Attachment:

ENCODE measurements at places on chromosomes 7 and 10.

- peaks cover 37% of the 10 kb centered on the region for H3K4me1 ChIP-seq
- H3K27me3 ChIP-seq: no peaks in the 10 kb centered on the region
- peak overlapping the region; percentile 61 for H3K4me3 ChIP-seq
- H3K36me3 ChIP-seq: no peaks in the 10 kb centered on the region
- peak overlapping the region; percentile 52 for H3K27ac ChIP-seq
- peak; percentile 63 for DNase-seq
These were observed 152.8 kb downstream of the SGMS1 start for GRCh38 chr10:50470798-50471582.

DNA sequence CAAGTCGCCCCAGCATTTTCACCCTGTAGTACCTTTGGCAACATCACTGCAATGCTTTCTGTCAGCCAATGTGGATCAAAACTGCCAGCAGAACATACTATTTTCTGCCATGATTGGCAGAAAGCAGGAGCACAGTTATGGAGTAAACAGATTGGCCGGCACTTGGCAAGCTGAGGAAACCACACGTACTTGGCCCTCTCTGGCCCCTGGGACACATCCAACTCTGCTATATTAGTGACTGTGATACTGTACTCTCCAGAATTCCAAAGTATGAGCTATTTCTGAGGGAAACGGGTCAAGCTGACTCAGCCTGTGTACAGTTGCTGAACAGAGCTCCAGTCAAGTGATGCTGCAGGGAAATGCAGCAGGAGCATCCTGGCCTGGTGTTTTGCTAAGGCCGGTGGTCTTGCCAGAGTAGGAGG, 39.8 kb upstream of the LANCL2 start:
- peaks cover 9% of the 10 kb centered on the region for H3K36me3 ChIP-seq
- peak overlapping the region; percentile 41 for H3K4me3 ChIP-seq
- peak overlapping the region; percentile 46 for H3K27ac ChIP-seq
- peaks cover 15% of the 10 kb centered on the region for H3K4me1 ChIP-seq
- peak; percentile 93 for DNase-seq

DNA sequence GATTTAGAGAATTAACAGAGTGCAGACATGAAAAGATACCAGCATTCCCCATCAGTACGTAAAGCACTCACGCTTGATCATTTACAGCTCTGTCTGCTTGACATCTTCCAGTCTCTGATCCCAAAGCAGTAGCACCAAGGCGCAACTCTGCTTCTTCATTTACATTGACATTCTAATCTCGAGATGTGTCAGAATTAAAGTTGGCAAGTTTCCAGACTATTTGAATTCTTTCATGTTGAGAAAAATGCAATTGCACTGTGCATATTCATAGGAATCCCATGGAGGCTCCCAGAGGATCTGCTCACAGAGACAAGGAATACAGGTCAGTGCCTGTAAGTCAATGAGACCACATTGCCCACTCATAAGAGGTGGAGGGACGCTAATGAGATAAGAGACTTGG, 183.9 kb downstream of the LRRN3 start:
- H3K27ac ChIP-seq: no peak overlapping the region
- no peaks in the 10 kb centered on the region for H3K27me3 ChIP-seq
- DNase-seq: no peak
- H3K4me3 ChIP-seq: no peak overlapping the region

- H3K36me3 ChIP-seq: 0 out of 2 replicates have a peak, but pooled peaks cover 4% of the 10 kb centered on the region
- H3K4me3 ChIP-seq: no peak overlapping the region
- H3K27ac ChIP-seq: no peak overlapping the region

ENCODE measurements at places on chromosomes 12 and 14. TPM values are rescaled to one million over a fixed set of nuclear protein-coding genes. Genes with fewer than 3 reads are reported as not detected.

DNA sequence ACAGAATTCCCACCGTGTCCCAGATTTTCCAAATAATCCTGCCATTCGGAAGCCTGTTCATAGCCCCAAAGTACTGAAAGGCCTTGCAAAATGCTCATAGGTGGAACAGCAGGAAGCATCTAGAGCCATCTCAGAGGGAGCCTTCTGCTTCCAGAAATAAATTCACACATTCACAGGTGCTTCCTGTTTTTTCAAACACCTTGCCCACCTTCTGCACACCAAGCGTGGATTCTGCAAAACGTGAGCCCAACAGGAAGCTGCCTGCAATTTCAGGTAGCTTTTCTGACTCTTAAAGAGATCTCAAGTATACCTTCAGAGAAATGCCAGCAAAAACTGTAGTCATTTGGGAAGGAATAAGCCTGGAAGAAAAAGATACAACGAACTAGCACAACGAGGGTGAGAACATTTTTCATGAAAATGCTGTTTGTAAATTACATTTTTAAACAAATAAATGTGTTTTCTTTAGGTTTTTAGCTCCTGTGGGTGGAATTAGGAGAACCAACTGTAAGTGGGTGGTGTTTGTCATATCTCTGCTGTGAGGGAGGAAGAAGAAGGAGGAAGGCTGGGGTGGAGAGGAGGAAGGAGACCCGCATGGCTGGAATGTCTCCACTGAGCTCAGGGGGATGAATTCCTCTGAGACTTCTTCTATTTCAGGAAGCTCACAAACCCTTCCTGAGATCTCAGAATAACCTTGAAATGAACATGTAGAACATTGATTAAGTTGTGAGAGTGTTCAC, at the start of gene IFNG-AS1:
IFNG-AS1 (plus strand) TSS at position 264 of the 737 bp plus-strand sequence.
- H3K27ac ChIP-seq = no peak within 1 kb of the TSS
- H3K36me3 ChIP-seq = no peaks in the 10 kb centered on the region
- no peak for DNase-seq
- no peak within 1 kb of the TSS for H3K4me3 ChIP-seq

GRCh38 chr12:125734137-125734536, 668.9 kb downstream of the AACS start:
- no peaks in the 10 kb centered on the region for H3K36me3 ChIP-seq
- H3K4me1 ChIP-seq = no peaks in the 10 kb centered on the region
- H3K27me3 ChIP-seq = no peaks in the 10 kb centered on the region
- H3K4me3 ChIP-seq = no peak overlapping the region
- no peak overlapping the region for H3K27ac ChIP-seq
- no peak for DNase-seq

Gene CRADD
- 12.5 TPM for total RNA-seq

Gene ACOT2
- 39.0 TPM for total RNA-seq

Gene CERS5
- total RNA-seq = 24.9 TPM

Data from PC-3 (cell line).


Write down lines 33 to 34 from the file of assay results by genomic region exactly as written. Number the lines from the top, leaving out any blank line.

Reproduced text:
- H3K27me3 ChIP-seq = no peaks in the 10 kb centered on the region
- H3K4me3 ChIP-seq = no peak overlapping the region